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The researchers are currently in the process of optimizing the test further, in order to make a final decision on both the enrichment method and the sequencing platform. So far, they have used their in-house Illumina platform and have tested SOLiD 3 by sending samples to Life Technologies. They also hope to be able to try the Ion Torrent sequencing platform soon.

The next phase of the project will be a larger validation study in about 1,000 samples by the end of this year, according to Kingsmore. "What we are proposing to do is characterize a very large number of samples to validate just about all of the disease states and most of the common mutations," he said.

For that study, NCGR is partnering with Hilger Ropers, head of the department of human molecular genetics at the Max Planck Institute for Molecular Genetics in Berlin.

Ropers' group has been working on a similar genetic carrier test, but focusing on X-linked as well as autosomal recessive forms of mental retardation. "We will profit from our mutual experience with these techniques, and we will jointly negotiate with these companies," Ropers told In Sequence last week. "I'm pretty optimistic that by the end of this year, there will be a test." The plan is to validate the test both in a US and in a German population, he said, probably next year rather than this year.

NCGR is also looking for collaborators to offer the test. So far, the center has talked to the Mayo Clinic, as well as Children's Mercy Hospital and Quest Diagnostics in Kansas City.

NCGR plans to bring the test and software into CLIA compliance, and to set up a CLIA-certified lab, possibly in collaboration with one of these institutions. "It makes sense for us to try and partner with someone who already has a high-volume reference laboratory," Kingsmore said, and is familiar with sample handling, billing, and other issues. "We don't really want to build it from scratch."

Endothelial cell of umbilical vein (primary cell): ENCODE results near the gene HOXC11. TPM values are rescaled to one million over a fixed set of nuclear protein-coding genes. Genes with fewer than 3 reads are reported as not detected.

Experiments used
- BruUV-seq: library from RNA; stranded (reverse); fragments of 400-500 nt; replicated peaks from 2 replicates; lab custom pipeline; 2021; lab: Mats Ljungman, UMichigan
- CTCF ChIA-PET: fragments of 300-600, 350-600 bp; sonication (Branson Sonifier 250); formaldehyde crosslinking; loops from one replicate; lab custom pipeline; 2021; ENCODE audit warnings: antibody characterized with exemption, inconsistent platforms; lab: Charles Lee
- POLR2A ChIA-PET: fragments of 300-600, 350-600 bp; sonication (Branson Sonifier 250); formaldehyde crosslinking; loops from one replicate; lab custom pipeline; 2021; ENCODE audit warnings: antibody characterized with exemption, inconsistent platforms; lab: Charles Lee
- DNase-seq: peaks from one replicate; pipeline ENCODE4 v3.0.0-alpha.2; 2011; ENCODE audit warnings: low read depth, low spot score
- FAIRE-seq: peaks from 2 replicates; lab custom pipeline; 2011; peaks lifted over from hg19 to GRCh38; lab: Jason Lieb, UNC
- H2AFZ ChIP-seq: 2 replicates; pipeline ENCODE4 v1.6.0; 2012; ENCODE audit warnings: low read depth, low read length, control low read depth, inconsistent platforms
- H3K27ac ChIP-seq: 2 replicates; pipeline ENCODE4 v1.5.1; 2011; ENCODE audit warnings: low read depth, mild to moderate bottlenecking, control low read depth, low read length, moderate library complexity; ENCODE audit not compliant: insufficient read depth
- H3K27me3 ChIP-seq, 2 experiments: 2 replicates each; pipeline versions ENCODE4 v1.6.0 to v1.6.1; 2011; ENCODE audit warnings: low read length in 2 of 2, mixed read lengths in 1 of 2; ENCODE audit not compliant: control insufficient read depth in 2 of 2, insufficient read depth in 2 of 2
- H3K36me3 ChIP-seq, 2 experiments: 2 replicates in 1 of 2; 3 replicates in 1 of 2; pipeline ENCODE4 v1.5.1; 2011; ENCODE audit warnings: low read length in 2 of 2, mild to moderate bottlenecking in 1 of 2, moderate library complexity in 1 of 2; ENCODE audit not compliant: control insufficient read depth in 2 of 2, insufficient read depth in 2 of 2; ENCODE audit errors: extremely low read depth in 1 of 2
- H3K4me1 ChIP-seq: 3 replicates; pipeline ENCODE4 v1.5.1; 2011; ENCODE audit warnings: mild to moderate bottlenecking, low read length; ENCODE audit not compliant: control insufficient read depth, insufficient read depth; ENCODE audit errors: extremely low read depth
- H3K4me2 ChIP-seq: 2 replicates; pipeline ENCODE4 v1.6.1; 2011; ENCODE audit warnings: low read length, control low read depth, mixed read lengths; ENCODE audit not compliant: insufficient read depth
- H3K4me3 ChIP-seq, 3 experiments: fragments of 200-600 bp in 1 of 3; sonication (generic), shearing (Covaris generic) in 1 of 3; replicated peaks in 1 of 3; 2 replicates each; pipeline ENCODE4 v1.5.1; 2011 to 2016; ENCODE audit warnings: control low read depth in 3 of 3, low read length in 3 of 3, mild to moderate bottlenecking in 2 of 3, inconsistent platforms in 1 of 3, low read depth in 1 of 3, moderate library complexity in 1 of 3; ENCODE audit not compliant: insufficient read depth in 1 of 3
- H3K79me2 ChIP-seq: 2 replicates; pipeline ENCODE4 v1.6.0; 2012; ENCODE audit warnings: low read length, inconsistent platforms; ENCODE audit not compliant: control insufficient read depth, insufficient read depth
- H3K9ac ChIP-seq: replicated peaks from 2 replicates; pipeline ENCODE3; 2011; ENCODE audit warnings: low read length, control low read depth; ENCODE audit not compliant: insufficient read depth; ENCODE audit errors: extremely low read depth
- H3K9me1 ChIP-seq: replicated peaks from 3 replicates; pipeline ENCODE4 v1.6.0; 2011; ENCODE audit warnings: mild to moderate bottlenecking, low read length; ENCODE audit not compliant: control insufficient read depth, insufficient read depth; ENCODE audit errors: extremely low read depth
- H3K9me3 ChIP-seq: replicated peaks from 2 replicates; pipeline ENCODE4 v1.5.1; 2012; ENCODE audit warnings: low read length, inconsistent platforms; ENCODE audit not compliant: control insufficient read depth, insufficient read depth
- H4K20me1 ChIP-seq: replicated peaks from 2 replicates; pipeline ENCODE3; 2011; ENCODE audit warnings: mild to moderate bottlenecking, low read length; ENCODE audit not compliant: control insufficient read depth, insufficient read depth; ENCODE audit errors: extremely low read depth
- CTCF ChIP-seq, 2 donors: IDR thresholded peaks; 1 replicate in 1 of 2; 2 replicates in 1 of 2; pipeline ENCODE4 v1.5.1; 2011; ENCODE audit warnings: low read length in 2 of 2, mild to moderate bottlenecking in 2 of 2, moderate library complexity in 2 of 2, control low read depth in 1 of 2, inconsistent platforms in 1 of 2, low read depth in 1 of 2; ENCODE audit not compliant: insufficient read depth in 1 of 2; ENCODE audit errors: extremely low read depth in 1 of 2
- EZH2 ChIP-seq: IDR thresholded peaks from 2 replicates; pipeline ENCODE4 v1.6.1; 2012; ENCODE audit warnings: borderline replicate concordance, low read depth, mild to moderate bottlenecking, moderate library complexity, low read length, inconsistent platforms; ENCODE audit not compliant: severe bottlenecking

Kingsmore said the test would likely be first released at a small number of initial adopter sites in the US and Europe. These sites could include in vitro fertilization clinics as well as centers with a good test interpretation infrastructure.

NCGR's carrier test would differ in several ways from a multiplexed genetic carrier test already sold by Counsyl, a California-based startup that recently began offering a "Universal Genetic Test" that covers variants involved in more than 100 life-threatening genetic diseases.

While Counsyl's test is based on a microarray platform and is offered directly to consumers, NCGR's will be based on sequencing and offered through the medical establishment. Also, unlike Counsyl, NCGR is a not-for-profit institute.

Several attempts to contact Counsyl president Balaji Srinivasan to find out whether the company is also working on a more comprehensive sequencing-based carrier test were unsuccessful. According to filings with the US Securities and Exchange Commission, the company raised almost $2.2 million from an equity offering earlier this month, and almost $2.7 million last year.

Another company, Boston-based Good Start Genetics, is also working on a pre-pregnancy test for multiple genetic disorders (see In Sequence 3/31/2009). Company officials did not respond to several interview requests.

Researchers at Cold Spring Harbor Laboratory have been working with Dor Yeshorim, a New York-based organization that provides genetic carrier screening to orthodox Jewish communities, for genetic diseases prevalent in these populations, in order to develop multiplexed testing on a next-gen sequencing platform using a new multiplexing method called DNA Sudoku (see In Sequence 6/9/2009).

Yaniv Erlich, a CSHL researcher working on the project, told In Sequence last week that he has received more than 1,000 samples from Dor Yeshorim and plans to test them for about 15 autosomal recessive diseases, including Tay Sachs disease and cystic fibrosis, within the next few months, aiming to run up to 1,000 samples per Illumina sequencing run.

The goal is to reduce the cost of the test from a current level of several hundred dollars to tens of dollars, he said, as well as to be able to capture new mutations.